According to the Ministry of Planning and Investment, during 11 months of 2013, there were 71,018 newly-established registered companies with the total registered capital of 359,470 billion, raised 9.5% compared to the same period in 2012, there are 54,932 companies that have completed the procedure for dissolution and suspension of operations, increased 8.4% compared to the same period in 2012.

Also during this time, the number of suspended firms back to operation is 12,709, up 8.2% compared with 2012. This shows that the number of newly registered enterprises and back-to-operation ones in 2013 have been no longer one-way movement with a large proportion of dissolved and suspended companies as 2012.

However, according to Mr. Huynh Van Minh, the Chairman of Ho Chi Minh City’s business association, in 2013 many businesses, especially small businesses did not really attach enough importance to restructuring so they have been ejected from the market under the pressure of competition.

This situation is likely to occur more severely when our country is in the progress of negotiating to join many large agreements, including the TPP agreement with the participation of many major economies in the world. Therefore, not only small and struggling businesses but also large enterprises have to face with the problems posed by restructuring in the sustainable development goals.

“The power” of FDI enterprises also should be mentioned here. According to Dr. Tran Du Lich, deputy head in charge of the HCMC National Assembly’s economic union delegation, FDI enterprises have many advantages. However, the most notable is that the ability of administration and adaptation to the business environment of these FDI enterprises is much better than Vietnamese companies.

On the other hand, while we are still negotiating TPP agreement, many foreign enterprises have energetically invested in the areas that Vietnam gains competitive advantages in order to wait in front for the opportunity. In the meanwhile, most of Vietnamese companies are still ambiguous about TPP and have not really transformed; in which restructuring is the first move of the reform progress to catch the opportunities.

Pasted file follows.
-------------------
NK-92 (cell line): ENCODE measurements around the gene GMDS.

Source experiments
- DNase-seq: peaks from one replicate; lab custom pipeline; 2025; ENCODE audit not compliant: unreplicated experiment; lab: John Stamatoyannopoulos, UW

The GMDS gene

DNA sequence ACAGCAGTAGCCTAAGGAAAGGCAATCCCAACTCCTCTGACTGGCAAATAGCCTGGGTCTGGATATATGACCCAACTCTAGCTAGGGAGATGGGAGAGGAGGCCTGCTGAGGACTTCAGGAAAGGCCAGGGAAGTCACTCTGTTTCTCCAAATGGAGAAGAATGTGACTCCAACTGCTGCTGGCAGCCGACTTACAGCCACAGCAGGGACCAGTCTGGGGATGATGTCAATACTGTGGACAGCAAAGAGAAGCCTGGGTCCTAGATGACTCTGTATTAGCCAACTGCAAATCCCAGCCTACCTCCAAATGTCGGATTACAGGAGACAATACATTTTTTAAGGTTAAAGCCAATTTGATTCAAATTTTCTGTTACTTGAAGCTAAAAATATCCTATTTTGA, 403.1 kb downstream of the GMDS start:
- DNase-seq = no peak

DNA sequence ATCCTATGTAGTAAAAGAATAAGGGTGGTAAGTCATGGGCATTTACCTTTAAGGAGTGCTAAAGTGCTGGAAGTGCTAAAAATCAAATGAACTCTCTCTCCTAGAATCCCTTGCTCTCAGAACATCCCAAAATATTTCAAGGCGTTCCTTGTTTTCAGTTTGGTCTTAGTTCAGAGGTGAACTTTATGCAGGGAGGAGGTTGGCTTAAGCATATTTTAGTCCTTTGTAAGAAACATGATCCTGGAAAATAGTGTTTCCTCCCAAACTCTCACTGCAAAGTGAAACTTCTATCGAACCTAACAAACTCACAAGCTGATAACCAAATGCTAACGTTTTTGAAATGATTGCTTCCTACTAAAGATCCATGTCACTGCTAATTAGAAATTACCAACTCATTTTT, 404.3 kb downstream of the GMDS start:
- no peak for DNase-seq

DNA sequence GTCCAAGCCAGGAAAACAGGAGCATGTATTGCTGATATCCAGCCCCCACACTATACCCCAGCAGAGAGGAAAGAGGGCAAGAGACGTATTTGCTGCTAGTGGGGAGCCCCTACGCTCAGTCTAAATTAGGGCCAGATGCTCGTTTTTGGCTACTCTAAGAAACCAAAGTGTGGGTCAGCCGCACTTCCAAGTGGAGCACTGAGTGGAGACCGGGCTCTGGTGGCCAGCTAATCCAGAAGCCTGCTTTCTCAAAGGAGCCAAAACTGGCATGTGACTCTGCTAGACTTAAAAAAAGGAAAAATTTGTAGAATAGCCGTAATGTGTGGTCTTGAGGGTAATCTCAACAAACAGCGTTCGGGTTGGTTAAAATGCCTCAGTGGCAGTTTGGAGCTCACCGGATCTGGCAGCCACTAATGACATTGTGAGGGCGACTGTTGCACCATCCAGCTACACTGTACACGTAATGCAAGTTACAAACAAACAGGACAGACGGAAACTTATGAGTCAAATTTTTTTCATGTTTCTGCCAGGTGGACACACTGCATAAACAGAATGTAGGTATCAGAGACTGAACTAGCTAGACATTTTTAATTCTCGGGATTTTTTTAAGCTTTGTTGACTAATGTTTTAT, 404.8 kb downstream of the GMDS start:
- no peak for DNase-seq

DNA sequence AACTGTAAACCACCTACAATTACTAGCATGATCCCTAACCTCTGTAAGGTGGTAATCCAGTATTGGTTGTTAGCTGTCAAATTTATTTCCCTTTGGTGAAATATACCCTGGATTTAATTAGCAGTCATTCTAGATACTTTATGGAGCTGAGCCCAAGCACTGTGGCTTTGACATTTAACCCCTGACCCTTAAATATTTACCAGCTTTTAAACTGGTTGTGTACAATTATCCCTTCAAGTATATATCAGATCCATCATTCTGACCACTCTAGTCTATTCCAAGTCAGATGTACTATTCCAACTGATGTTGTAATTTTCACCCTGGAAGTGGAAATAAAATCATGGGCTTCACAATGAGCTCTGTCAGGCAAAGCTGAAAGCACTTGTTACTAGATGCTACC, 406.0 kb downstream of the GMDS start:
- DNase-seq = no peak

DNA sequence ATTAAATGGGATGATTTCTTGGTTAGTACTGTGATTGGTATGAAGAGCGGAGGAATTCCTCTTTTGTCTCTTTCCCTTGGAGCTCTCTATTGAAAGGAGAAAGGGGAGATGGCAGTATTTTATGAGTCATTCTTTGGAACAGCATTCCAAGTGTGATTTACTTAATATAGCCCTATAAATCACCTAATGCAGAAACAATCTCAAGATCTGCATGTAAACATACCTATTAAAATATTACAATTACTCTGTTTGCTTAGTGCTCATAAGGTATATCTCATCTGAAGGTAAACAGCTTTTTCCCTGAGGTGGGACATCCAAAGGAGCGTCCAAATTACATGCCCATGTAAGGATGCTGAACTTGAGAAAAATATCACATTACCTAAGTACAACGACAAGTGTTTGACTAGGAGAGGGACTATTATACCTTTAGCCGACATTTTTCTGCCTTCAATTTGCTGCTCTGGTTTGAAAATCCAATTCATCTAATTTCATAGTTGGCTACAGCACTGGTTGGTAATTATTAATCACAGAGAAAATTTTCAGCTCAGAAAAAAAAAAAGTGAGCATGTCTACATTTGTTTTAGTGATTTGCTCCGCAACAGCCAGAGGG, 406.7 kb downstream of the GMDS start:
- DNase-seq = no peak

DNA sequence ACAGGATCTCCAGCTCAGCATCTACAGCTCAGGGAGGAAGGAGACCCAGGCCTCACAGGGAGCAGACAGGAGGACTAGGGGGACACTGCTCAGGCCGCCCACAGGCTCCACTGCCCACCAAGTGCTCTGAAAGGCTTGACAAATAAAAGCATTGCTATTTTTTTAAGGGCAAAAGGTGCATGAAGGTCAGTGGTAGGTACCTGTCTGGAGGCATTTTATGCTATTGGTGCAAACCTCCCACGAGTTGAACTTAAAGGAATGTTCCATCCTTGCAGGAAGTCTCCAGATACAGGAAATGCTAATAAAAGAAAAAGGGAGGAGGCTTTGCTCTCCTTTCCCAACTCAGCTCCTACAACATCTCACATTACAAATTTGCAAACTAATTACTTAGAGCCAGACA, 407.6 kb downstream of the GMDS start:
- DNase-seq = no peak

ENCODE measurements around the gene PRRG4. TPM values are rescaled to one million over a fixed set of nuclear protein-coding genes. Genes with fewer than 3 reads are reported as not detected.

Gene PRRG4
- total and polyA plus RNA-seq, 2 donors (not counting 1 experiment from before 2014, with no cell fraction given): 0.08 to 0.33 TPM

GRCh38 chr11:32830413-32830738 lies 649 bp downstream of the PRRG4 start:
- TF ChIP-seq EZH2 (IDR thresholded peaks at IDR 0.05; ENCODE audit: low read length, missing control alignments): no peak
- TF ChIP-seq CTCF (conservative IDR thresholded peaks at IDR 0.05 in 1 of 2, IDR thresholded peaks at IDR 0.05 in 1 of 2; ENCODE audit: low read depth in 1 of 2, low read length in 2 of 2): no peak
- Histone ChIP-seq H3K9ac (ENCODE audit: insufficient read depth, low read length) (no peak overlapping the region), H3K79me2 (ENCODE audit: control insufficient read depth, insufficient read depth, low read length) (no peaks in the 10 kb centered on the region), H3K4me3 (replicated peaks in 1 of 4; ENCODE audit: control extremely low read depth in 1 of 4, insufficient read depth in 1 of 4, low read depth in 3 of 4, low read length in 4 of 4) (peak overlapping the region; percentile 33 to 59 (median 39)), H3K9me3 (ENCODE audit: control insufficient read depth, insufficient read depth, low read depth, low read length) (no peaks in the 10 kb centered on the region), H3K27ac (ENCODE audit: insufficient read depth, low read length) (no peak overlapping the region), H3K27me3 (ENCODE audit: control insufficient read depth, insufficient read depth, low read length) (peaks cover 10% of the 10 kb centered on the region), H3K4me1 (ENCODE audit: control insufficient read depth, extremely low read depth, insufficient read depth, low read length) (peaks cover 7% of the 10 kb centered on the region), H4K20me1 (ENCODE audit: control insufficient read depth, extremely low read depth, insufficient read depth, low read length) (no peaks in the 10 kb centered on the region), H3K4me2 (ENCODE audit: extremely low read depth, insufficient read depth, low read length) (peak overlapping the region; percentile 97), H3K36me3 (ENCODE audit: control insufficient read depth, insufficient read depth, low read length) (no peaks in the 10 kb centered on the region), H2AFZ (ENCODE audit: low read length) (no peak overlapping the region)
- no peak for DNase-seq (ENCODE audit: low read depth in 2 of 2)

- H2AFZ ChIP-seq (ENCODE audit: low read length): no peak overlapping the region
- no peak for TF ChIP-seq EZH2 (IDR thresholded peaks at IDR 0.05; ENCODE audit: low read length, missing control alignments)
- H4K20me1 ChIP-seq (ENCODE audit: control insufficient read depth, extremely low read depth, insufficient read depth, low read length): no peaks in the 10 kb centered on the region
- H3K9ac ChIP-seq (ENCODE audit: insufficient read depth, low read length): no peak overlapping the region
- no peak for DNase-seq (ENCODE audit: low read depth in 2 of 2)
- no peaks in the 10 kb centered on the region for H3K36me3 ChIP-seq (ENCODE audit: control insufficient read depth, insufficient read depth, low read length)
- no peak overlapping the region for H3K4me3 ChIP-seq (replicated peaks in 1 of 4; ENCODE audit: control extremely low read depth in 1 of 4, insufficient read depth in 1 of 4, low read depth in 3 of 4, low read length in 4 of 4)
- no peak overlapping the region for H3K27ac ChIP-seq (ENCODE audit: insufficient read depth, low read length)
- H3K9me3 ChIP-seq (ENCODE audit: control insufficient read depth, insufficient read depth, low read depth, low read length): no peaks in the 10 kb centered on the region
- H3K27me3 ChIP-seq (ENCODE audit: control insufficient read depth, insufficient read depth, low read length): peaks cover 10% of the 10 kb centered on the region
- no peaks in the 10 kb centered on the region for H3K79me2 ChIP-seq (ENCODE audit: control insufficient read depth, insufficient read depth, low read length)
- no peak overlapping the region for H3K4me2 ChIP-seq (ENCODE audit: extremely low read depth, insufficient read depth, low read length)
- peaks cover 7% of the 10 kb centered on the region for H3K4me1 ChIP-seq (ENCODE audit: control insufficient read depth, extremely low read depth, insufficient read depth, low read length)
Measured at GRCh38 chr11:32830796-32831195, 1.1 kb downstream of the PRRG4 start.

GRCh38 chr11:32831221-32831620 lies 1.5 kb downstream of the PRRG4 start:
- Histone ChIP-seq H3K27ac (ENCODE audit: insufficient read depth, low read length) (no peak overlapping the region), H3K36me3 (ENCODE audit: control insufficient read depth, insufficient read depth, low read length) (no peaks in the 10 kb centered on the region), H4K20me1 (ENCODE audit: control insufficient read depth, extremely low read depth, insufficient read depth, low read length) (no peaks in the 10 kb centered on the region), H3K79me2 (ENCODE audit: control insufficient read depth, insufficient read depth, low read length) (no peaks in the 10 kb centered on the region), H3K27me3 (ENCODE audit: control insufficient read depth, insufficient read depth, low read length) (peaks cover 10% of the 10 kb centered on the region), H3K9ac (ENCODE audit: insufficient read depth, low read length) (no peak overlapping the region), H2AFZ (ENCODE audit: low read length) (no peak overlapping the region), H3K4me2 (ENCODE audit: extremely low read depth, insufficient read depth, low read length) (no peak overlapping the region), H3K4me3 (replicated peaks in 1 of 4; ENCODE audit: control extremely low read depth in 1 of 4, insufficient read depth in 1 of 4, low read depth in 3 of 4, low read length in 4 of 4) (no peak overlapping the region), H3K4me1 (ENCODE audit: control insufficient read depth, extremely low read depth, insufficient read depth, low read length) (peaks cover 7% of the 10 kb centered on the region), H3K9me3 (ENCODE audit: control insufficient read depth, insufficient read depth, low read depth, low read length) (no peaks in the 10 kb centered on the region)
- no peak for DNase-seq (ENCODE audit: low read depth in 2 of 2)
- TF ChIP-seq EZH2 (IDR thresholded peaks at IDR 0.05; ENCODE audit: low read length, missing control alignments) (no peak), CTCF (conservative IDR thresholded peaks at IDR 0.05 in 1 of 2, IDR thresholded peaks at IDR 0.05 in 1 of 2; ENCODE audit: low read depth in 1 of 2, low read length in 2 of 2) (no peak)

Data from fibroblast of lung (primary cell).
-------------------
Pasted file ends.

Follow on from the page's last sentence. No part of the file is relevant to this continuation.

In this context, the domestic companies have no choice but to rapidly implement restructuring if they want to survive and keep up with the development trends of the modern economy.

One restructuring solution, which small and medium enterprises are promoting and taking advantage of, is finding partners, sharing the burden based on new resources. The public and non-public acquisitions and merges that have noisily taken place recently have shown the enterprises’ active movements in implementing restructuring.

The typical cases are the acquisitions such as the world leading investment fund Warburg Pincus buys shares of Vincom Retails, and Bank of Tokyo Mitsubishi buys shares of Vietinbank.

According to Mr. David Blackhall, the CEO of Vinaland Limited (belongs to Vinacapital Group), those are the important and meaningful merge and acquisition (M&A) cases. They bring the belief of the foreign investors to the Vietnamese investment environment, concurrently impulse the investment capital flows, supporting Vietnamese enterprises in restructuring.